Limitations of hospital data 

1. admissions are selective 2. Hospital records are not designed for research 3. Populations at risk are not generally well defined 


number of existing cases AT a point in time ———————————– number of people in the popualtion AT that point in time 


Number of existing cases DURING a defined period of time ———————————————— number of people in the population DURING that defined period of time 

Relationship between incidence and prevalence 



number of all new events during a period of time ————————————— number of people at risk for these events during same period 

Problems with crude rates 

Crude rates can obscure the fact that subgroups in the population at risk exhibit significant differences in risk. Thus, rates may not be comparable across populations unless there is adjustment for populationspecific subgroup composition. 

Why look at mortality quantitatively? 

– can indicate disease severity and determine if treatment has become more effective over time serve as a surrogate for incidence when the disease is severe – pinpoint difference in the risk of dying from a disease between population subgroups 


number of people who die during a period of time ————————————— size of population during midpoint of the period 

allcause annual mortality formula 

total number of people who die from any cause during 1 year ————————————————– population at midpoint of that year 

disease specific annual mortaity 

number of people who die of a specific disease during 1 year ———————————————— population at risk at midpoint of that year 


* proportion, so a %
number of people who die of a disease ——————————– number of people with the disease 


*proportion, so a %
number of people who die of a disease —————————– total deaths 


1. age is associated with the disease or health state of interest 2. age distribution structure of the populations being compared are different 

Direct method for ageadjustment 

compute the overall mortality rate that would be expected if each population had the same age structure as the standard population 


– holds age constant – gives a more accurate picture of differences in rates across populations 


– fictional rates are calculated – suppresses details of how subgroups differ across the variable used for adjustment 


– used when age groupspecific rates are not available 


probability of death vs probability of survival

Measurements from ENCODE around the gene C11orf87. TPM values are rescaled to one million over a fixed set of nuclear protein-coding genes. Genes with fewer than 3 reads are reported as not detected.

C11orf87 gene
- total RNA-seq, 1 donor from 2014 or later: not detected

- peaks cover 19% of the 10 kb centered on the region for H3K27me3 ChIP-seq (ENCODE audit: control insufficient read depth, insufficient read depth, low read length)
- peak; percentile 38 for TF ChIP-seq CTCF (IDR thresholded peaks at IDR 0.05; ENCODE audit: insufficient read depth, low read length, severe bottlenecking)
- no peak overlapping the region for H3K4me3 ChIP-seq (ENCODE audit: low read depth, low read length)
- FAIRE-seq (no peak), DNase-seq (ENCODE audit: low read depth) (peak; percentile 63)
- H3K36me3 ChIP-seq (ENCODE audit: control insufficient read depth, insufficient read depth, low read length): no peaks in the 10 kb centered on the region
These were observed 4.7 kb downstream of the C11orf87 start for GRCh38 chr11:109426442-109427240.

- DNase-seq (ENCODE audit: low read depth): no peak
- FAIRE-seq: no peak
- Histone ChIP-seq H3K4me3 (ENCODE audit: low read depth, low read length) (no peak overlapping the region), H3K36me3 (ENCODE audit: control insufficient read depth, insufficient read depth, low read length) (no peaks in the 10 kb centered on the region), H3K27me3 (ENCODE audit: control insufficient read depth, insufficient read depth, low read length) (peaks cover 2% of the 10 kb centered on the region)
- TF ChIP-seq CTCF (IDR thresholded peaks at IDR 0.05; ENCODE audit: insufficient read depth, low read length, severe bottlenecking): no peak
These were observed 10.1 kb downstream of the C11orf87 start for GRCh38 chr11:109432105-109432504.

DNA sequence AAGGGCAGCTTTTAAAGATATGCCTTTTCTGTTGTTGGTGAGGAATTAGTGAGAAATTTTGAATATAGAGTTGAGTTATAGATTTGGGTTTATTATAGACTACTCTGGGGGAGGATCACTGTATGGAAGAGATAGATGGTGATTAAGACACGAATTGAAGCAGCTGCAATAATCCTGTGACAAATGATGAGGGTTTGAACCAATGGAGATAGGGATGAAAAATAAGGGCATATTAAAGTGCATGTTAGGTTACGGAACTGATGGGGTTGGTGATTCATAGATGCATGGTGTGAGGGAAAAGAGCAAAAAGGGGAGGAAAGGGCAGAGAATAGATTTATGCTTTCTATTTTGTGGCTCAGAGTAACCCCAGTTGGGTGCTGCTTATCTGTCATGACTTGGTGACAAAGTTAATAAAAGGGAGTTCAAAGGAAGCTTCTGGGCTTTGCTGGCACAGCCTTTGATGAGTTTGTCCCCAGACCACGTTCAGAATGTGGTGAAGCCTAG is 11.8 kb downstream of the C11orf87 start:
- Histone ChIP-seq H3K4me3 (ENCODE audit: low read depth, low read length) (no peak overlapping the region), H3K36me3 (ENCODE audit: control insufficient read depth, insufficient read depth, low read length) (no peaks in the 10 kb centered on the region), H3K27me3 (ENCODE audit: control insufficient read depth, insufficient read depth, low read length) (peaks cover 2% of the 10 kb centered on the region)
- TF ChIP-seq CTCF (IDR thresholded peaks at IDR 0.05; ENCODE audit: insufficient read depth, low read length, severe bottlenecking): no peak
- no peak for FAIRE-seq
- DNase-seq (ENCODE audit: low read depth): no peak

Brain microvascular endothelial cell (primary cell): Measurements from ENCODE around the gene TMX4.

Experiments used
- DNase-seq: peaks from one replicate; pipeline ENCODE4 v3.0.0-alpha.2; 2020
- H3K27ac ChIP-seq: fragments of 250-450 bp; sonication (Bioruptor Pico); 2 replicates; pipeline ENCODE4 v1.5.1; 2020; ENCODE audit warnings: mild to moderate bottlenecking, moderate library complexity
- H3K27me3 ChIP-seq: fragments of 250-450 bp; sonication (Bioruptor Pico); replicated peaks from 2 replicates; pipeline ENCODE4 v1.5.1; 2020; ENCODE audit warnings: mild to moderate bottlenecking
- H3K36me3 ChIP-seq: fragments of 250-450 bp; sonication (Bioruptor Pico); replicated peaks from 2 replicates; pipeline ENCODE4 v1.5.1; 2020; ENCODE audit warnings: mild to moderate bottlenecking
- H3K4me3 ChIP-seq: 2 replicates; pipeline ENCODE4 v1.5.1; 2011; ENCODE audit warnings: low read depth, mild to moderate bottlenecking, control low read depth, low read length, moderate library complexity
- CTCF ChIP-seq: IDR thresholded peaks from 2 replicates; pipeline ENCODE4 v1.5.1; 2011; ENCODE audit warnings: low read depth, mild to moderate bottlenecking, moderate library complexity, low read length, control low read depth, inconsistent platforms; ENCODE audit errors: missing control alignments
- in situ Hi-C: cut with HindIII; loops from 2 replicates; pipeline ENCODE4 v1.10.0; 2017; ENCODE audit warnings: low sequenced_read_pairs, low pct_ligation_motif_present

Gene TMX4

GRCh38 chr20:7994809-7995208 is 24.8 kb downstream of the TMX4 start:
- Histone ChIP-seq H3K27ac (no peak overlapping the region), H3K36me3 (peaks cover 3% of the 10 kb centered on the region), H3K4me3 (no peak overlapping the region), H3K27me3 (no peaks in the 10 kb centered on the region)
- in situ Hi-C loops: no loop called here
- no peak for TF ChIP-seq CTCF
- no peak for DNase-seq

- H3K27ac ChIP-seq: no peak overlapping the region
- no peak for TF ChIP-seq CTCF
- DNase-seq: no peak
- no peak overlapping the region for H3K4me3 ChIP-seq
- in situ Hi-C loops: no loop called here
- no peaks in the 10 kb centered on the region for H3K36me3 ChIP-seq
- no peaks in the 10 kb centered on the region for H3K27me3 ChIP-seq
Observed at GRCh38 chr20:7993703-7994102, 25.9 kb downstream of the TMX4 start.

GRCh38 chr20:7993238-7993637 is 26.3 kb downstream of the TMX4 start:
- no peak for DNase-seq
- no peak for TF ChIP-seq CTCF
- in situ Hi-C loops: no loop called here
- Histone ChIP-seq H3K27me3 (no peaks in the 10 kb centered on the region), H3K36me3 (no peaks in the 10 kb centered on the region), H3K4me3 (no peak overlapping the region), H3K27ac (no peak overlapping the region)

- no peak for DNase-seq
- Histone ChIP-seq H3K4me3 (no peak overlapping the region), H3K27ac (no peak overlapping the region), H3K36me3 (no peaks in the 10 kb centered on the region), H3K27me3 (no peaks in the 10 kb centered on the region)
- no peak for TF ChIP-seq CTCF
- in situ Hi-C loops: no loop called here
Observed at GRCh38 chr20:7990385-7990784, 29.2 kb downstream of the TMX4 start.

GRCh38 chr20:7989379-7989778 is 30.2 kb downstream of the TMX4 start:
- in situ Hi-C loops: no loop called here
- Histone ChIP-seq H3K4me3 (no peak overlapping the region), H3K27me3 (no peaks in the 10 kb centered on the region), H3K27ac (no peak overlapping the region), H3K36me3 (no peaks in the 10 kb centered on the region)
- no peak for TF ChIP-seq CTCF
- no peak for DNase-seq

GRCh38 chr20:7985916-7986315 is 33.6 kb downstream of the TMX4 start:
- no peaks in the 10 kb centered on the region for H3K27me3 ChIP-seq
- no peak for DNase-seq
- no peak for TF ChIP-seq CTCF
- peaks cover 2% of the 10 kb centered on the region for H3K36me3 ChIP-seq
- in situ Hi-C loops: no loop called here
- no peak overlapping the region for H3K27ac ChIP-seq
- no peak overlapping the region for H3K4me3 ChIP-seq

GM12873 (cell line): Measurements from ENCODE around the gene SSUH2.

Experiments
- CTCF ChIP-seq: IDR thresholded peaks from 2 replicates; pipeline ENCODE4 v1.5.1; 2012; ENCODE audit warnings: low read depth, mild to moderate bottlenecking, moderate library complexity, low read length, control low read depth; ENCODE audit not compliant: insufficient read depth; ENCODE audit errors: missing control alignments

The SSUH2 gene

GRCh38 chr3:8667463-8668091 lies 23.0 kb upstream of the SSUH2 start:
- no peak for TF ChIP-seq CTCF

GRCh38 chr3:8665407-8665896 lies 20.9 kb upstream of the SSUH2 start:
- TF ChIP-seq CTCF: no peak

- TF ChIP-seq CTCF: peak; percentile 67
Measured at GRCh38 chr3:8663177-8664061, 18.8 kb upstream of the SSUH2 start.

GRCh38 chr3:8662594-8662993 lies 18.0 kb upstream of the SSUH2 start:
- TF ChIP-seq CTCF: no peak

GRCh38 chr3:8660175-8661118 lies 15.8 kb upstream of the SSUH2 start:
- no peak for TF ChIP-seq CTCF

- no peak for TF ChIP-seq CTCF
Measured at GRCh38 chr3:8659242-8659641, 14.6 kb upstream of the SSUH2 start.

Case fatality rate formula 

*rate, so a %
number of people who die of a disease —————————— number of people with the disease 


– good index of severity of a shortterm, acute disease – can measure benefit of a new therapy 


percentage of people with a disease who are alive at the end of a specified time interval 

5year survival rate formula 

*rate, so a %
number of cases of the disease who are alive 5 years later ——————————————– number of cases of the disease 

limitations of 5year survival rate 

– assumes the probability of surviving is equal throughout – does not use actual observed survival – cannot account for survival affect 

creator of the first life table 


limitations of classic life tables 

– assumes the probability of surviving is equal throughout the year or fixed interval 

Numerators in KaplanMeier life tables 

– an event is instantaneous – numerator = the number of people who died at that instant – denominator = the number of people alive up to that instant, including those who died – minus withdrawals that occurred before that instant 

KaplanMeier life table assumptions 

– no secular(temporal) changes in effectiveness of treatment or tendency toward survival over time – censoring must be independent of the probability of survival 


the length of time that half of the study population survives 


the sum of the individual survival times divided by the total number of people in the study population 


observed survival in people with the disease ———————————— expected survival without the disease 

cumulative incidence in an open cohort or closed cohort with incomplete followup 

number of cases of disease occurring during a defined period of time ———————————————— initial population at risk of the disease 


the probability of an event occurring – difficult to measure over time – applies to a population, not individuals – values range from 01, unitless – also expressed as a % – defined for a certain time period 


– special form of proportion that includes a specification of time – probability of disease in a defined population over time – the basic measure of disease occurrence – a risk in disguise – the risk of acquiring a disease, and death from a disease is the best approx. by a measure of its incidence 

Which measures of disease occurrence below gives you the most accurate information about risk? 



Risk = (incidence rate * time) 


Risk = 1 – [exp ^(rate * time)] 

Canons of Inductive Reasoning – Method of Difference 

examines differences among groups for clues as to why disease rates or other health problems vary across groups 

Canons of Inductive Reasoning – Method of Agreement 

looks for commonality in groups that manifest the same health problem 

Canons of Inductive Reasoning – Method of Concomitant Variation 

traces how exposure to a hazard varies in relation to disease or other health problem